CT: Well, first of all, J.J. and I adore Kelly Marie Tran. One of the reasons that Rose has a few less scenes than we would like her to have has to do with the difficulty of using Carrie’s footage in the way we wanted to. We wanted Rose to be the anchor at the rebel base who was with Leia. We thought we couldn’t leave Leia at the base without any of the principals whom we love, so Leia and Rose were working together. As the process evolved, a few scenes we’d written with Rose and Leia turned out to not meet the standard of photorealism that we’d hoped for. Those scenes unfortunately fell out of the film. The last thing we were doing was deliberately trying to sideline Rose. We adore the character, and we adore Kelly – so much so that we anchored her with our favorite person in this galaxy, General Leia.
AD: Given the sheer volume of exposition required and number of characters you did have to balance, was there ever talk around expanding Episode IX into a “Part 1” and a “Part 2?”
CT: I wish we could have done that. There is a lot of plot in the movie, and as a writer, you always want scenes to let the plot breathe more. If there were a way of doing it, splitting it would have been my dream. We could have written these characters forever. There was so much backstory that had to be left by the wayside. I wish that we could have that, but George always said it was nine movies. That was the natural size of the saga, and so, other than a few initial discussions, we never really advanced that conversation. Of course, as a writer, it breaks your heart to leave stuff on the table that you think would have given the story more depth and nuance and to give the characters more to do. Speaking for myself and not on the part of the studio, I do wish there could have been a “Part 1” and a “Part 2.”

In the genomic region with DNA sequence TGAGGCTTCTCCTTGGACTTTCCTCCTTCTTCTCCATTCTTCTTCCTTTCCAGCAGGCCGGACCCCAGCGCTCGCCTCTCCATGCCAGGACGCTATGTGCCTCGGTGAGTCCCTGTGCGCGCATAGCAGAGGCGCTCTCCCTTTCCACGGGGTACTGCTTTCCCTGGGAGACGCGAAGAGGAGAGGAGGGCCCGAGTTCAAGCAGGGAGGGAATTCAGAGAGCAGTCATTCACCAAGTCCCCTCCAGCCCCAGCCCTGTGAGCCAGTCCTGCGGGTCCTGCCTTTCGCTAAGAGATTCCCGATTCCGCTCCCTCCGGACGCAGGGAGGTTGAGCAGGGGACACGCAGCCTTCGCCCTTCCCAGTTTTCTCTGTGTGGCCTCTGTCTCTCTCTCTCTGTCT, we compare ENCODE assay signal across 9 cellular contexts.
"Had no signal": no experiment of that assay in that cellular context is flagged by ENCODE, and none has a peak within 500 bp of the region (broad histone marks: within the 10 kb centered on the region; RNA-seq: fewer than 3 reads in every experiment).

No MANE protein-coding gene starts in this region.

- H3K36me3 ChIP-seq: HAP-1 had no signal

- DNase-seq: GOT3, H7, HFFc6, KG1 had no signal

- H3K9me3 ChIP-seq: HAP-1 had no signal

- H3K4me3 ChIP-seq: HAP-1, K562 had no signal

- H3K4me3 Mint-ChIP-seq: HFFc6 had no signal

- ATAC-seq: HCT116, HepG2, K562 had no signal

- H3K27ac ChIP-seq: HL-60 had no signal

*** SPOILERS FOR THOSE WHO HAVE YET TO SEE THE FILM***
AD: Trying to avoid spoilers here, but leading into the final film, the word was that this would be the final chapter on the Skywalker saga. Yet, there’s a persistence still in the name Skywalker at the end of the film. Is this really the end?
CT: I don’t have any additional insight into that than you do, honest to God. For us, the resonance of the name Skywalker was just purely a thematic one. It wasn’t an attempt to brand something in the universe. It was truly that Rey is a girl from nowhere without a family who first discovers that she has no one in her background except junk sellers, which is true, and then also discovers that she’s descended from the greatest enemy of the Skywalkers in the galaxy. Finally, because of her choices, she is able to choose her family. She’s able to say, ‘I’m a Jedi and I’m a Skywalker.’ So that was purely Rey’s character development for us in the film.
J.J. and I had a post-it that read, “You don’t discover who you are. You create it.” So much of this film is about discovery and creating who you are through that discovery. Even as she’s discovering who she is she’s creating who she is. She’s the only person in the galaxy who was trailed by two Skywalkers: Luke and Leia. She becomes the hope of the galaxy by becoming the apprentice of the Skywalkers. It’s purely for thematic reasons that we included who is a Skywalker at the end of the film. [Editor note: Updated on 12-30 to reflect Disney-embargoed plot points included within his response.]
AD: Where do you go from here as a writer?
CT: Well, as you can tell, I can’t quite stop talking about Star Wars, so I’ll probably be grabbing random people on the street and trying to talk to them about it. I’m working on going back to the kind of material that is more like Argo. Stories without so much orthodoxy, maybe. Without so many characters. I think there are about 24 characters in The Rise of Skywalker. About 16 of those have fairly significant or traceable character arcs. That’s not an easy task, obviously. You have to look to films like Robert Altman films for inspiration as to how you can keep track of them all. There will never be another film like this where you’re balancing so many characters and plot points that go back 42 years. So, I’m eager to do something a bit smaller, a bit more less populist, and a bit more in the tone of some of my earlier work.
Star Wars: The Rise of Skywalker is now showing in nearly every theater in the world.